Legal and compliance departments have to deal with a constant stream of new regulations. At regular intervals, we receive news of changes via new laws, standards, recommendations and best practices. There are any number of current examples: The U.S. Department of Justice’s (DOJ) new guidelines for evaluating compliance management systems, the European Parliament’s “Whistleblowing Directive”, and the German Government’s National Action Plan on Business and Human Rights are just a few of them.
The Pressure Builds
There’s no doubt that compliance departments rightly see themselves as constantly “under fire”. Even as new regulations arrive, these departments are often still busy dealing with compliance requirements from previous years and just setting keeping up with basic objectives. In concrete terms, this means creating essential compliance training courses, revising outdated codes of conduct, and providing management with regular reports on compliance issues.
But even as compliance requirements have been changing constantly for years, the volume of work has increased, and compliance has become more important and complex, compliance departments often have not been noticeably enlarged. Management rarely supports steady growth in compliance departments, despite the increase in their responsibilities. As a result, nothing changes within the legal and compliance departments. Management fears a cumbersome “administrative apparatus” which complicates business processes and distracts from the company’s actual goals.
The result: Compliance officers work with standardized compliance policies and checklists which don’t genuinely protect the company. They can do little more than pick the “low hanging fruit” and plug the largest holes.
Compliance Project Management – Professionalism and Necessity
This dilemma will only continue to intensify. For example, the U.S. DOJ Guidelines mentioned above strongly emphasize the importance of allocating sufficient resources to compliance – The word “resources” appears 42 times in only 18 pages.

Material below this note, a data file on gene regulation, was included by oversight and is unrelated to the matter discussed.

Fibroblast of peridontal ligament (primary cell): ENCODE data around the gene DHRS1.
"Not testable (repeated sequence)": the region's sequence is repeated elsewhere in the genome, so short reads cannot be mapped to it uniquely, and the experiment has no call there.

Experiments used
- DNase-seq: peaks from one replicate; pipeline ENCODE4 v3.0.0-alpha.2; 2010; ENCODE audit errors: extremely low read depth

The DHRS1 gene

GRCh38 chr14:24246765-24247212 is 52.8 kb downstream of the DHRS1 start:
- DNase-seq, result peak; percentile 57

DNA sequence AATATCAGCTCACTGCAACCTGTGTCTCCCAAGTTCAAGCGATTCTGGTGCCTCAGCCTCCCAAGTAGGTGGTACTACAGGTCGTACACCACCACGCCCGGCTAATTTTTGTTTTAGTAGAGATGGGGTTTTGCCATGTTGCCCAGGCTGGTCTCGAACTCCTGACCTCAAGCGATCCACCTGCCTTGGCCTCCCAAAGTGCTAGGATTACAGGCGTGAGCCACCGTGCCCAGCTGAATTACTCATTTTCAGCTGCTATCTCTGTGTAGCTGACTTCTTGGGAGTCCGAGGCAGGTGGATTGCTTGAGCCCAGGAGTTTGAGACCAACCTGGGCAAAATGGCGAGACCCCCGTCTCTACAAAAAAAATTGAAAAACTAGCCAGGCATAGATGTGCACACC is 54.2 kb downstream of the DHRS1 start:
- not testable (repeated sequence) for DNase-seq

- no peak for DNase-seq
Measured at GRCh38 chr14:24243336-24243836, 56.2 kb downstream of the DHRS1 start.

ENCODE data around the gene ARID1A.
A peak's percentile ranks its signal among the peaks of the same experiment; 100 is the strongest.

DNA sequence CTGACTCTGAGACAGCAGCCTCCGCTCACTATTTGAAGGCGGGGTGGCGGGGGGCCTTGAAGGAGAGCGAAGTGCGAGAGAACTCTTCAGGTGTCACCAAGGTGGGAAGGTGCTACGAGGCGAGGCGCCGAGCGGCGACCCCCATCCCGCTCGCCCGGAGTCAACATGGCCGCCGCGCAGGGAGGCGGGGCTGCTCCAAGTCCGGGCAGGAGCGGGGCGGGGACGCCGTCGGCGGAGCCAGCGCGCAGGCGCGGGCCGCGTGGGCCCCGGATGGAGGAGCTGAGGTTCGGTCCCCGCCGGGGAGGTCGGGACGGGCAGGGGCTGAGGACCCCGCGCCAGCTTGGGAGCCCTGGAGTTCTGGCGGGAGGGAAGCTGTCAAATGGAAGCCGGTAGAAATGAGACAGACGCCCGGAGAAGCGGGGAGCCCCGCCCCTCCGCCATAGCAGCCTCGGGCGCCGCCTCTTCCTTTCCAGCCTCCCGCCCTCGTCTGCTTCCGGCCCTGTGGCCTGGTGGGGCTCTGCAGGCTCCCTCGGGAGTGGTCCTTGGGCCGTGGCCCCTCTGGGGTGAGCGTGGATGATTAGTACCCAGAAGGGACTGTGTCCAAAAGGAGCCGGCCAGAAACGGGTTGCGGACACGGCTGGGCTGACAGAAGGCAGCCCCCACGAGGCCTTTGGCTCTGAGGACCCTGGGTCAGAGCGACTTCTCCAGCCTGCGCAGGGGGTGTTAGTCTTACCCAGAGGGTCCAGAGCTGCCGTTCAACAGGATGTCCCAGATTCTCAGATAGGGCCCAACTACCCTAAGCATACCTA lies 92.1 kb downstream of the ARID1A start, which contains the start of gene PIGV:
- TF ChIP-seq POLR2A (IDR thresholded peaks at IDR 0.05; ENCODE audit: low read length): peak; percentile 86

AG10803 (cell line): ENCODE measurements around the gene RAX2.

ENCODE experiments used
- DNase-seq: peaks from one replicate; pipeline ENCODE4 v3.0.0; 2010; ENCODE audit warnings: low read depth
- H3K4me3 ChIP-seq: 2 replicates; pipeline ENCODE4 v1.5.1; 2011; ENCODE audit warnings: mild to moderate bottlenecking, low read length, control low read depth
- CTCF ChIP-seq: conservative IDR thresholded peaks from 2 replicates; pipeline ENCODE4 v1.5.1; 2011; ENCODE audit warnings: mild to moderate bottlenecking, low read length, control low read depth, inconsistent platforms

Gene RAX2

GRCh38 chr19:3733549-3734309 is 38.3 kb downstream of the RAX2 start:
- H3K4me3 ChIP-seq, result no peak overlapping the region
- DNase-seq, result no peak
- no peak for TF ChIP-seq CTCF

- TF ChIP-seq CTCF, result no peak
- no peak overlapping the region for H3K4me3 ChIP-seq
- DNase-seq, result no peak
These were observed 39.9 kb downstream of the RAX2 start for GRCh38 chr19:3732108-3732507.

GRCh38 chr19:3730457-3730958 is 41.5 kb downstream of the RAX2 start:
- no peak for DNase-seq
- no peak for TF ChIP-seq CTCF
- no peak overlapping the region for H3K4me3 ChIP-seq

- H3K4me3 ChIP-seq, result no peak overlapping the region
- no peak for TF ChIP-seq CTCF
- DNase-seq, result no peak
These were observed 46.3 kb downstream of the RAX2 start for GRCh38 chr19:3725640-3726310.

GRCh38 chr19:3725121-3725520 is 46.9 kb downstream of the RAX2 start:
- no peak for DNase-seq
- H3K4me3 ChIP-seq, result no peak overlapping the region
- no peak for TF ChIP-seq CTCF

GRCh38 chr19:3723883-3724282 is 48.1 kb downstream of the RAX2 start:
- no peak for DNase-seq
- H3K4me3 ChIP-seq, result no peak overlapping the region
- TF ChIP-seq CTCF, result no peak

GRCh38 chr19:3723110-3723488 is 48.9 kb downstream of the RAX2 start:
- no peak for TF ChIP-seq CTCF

In order to cope with these diverse challenges and fulfill expectations in this area, specialized departments must discover other effective methods and implement them efficiently to at least partially compensate for the disadvantage of scarce resources. One such method is project management.
What is Compliance Project Management?
The Project Management Institute (PMI) defines project management as “the application of knowledge, skills, tools, and techniques to project activities to meet the project requirements”. Meeting project requirements is typically a gradual process involving the following steps:
- Define the project goals
- Develop a project plan
- Define roles and responsibilities
- Describe necessary resources
- Continuously monitor progress
- Document project progress
- Close the project
Project management offers various tools and aids, from the roadmap to the workstream overview. These tools foster implementation, especially of complex tasks.
Effective project management cannot solve all problems. However, it can help compliance officers to better structure necessary tasks, obtain targeted support from management, and keep an eye on priorities. Progress is backed up with figures, and management sees tangible results – not vague generalities, but strategies tailored to the specific situation.
If you are unsure about how to successfully set up and implement your compliance project, feel free to contact me.